October 4, 2010

Mountain Goats and Grizzlies

Clouds slowly move in from the west alternately hiding and revealing the ragged peaks of Glacier National Park. Bare aspen trunks mingle with those that still cling to their golden leaves. We drive closer to the heart of the park, climbing up out of the lower reaches and ever closer to the glacier covered peaks. Knowing that a storm is imminent in the next couple days, we hope to get out and enjoy the autumn beauty in this amazing place before the rain sets in.

As the winding road leads higher and higher, more and more peaks come into view. Soon we reach Logan Pass, the apex of the Going to the Sun highway. From here, we continue on foot to explore and get a better sense of this national park. A wooden boardwalk leads further up toward the continental divide, separating the flow of water to the Atlantic and Pacific oceans. Here, we are at the crest of North America. Yet, we are far from alone. As we round a bend in the trail, a herd of Bighorn Sheep graze only a few meters beyond. Somewhat ambivalent, yet keeping a cautious eye on us and our movements. They sense that we are not a threat, but likely a nuisance to their feeding in preparation for the impending winter. Signs of the rut are evident in their behavior, a few of the males stare each other down and clash their spiral horns against each other.

Only a few paces further, around another bend, Mountain Goats come into view. Suddenly, we feel like outsiders, foreign to this natural beauty. These animals that have dwelt in these mountains for ages following the natural rhythm of the land and seasons. We are simply passing through, trying to get a glimpse of the natural beauty of the landscape and it's inhabitants. As we continue, more mountain goats block our path, mothers and their kids annoyed that we are in their way. There is a small sense of urgency, whether imagined or real. Winter is approaching and these animals must prepare for the hostile environment that will ensue. Further on, a solitary male, muscular and majestic, picks through the rocks for shrubs. Whole herds of these beautiful animals slowly come into view, seemingly oblivious to our presence. We try our best not to impede and keep to our little path.

Soon we crest the mountain side to a pass that opens up with wide stretching views to the west of glacial lakes and glacier covered peaks. A fitting home to the animals we passed on the way up. With so much to see even the littlest of legs managed to ascend to these heights.

We return to the road on the same path, yet the views are different. We see the landscape from a different angle, and new flocks of mountain goats come into view. We are the last ones on the mountain it seems, it's just us and these wild animals. The sun begins to fade as we reach the road and as we finish eating dinner a herd of White Tail Deer come to wish us good night and lick the salt from the asphalt.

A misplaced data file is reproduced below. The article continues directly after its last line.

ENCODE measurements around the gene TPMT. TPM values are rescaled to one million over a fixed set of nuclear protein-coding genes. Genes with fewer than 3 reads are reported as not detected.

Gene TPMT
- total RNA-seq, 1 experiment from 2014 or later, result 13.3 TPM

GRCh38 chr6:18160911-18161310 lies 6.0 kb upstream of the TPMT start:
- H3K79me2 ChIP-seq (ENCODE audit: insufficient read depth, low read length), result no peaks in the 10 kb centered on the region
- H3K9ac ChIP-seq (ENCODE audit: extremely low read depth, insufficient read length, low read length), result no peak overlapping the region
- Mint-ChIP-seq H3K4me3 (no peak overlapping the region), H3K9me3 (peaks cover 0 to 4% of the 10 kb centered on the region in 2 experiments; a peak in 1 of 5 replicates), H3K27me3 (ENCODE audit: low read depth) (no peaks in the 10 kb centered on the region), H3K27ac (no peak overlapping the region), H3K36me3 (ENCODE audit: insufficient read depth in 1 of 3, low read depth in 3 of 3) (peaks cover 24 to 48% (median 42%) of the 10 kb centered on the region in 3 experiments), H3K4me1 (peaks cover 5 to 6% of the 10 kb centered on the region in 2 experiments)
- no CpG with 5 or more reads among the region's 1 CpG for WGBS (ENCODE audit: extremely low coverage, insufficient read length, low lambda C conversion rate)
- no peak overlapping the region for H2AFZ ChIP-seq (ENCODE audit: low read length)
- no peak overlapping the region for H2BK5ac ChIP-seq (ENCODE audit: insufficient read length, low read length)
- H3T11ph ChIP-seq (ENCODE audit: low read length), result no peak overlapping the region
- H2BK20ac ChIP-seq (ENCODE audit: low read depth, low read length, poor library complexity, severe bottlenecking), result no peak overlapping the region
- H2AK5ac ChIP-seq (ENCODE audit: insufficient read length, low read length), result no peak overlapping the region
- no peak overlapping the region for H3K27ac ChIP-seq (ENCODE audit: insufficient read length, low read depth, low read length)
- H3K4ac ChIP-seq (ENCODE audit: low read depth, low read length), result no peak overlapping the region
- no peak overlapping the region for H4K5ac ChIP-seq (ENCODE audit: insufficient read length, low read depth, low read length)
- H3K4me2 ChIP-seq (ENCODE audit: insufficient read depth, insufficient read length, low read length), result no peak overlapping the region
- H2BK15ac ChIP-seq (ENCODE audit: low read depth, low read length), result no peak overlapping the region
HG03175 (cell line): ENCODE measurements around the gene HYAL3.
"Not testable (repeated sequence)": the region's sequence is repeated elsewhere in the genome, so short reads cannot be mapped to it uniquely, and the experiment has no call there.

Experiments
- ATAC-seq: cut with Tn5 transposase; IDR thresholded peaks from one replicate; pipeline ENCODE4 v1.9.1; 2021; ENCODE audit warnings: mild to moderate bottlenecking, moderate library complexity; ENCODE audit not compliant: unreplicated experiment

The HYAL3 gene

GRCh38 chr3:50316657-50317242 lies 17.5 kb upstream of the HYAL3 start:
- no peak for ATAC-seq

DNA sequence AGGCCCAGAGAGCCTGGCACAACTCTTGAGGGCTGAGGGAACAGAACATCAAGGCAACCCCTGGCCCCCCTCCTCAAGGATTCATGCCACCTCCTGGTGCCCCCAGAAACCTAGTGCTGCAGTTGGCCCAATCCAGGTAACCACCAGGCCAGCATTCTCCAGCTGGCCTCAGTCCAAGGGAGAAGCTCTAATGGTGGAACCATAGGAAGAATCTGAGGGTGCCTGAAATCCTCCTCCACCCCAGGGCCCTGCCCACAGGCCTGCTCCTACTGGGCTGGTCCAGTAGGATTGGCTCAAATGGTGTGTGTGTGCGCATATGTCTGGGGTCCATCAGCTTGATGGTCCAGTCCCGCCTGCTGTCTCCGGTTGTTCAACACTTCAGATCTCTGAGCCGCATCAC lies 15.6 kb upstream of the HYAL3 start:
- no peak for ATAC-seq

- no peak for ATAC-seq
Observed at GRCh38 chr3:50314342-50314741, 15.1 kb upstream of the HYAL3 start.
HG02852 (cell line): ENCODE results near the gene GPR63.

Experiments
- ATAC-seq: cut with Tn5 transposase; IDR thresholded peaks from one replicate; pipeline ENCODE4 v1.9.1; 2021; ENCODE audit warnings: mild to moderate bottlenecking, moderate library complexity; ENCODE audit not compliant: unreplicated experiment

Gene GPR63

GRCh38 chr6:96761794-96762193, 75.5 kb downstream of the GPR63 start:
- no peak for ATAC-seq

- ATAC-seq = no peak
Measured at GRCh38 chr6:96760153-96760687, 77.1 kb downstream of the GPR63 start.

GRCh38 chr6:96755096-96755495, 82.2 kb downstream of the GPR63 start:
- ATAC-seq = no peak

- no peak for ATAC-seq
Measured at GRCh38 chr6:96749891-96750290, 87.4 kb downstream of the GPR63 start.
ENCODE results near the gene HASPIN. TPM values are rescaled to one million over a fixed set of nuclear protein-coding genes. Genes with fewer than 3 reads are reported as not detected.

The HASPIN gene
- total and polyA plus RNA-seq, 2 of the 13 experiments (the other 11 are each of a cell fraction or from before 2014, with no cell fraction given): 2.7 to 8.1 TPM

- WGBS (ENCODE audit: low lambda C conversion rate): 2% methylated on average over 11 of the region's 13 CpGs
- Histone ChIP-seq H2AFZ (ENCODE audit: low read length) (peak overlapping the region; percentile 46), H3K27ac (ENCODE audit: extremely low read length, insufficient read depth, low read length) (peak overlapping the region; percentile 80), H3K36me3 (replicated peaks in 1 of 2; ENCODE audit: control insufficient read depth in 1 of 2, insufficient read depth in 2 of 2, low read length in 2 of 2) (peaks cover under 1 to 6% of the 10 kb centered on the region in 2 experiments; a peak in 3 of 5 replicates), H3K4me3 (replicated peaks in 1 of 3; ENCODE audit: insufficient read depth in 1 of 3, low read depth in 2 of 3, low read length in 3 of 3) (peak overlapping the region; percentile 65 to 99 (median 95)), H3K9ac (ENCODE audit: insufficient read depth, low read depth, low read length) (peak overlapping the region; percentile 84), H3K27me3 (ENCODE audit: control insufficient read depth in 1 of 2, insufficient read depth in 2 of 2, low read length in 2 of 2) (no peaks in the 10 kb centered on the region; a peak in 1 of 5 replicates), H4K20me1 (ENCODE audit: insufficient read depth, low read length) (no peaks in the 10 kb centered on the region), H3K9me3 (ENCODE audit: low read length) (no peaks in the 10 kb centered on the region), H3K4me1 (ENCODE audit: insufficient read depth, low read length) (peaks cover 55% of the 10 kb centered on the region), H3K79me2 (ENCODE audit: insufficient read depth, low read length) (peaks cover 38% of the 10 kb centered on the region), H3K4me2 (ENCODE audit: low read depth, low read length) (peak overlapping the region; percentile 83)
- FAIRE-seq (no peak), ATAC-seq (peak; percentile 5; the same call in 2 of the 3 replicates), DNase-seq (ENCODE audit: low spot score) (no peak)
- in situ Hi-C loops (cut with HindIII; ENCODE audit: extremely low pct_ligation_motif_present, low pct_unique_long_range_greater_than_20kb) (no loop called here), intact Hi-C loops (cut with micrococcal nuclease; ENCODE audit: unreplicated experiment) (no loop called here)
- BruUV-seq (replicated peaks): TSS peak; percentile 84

In the middle of the night a storm moves in. We wake to misty skies and obscured peaks. The scenery continues to be magical, but less inviting. We aren't finished with Glacier National Park, so we drive into the next valley further north hoping the weather holds. As we stop to admire the autumn colors along the way, the faint bugling of elk can be heard in the distance.

The park feels deserted, we drive along at a leisurely place along the narrow valley floor anticipating the unexpected. Another car parked in a narrow turnout causes us to stop and look. Up on the mountainside just a few hundred meters away, a mother Grizzly and two cubs scavenge for food among the talus. From this safe distance we can observe unnoticed. We watch as they slowly make their way across the slope.

As the clouds threaten, we continue onward deeper into the hart of the Many Glacier valley. Reaching the end of the road we gaze skyward scouring the mountainsides for life. Amazingly, solitary mountain goats cling to rocky ledges far above. We can only wonder why these animals choose to inhabit such seemingly inhospitable places. Perhaps they, like us, seek out better views and greater adventure.

As the storm gains momentum, we descend out onto the plains of the Rocky Mountain Front Range. The contrast to the peaks we leave behind and their wildness seems abrupt. For the first time in our  journey we begin our travels south. Glacier National Park gave us more than anticipated, from the wild landscape to the beautiful animals. Hopefully these memories will follow us for years to come, and inspire our children to return.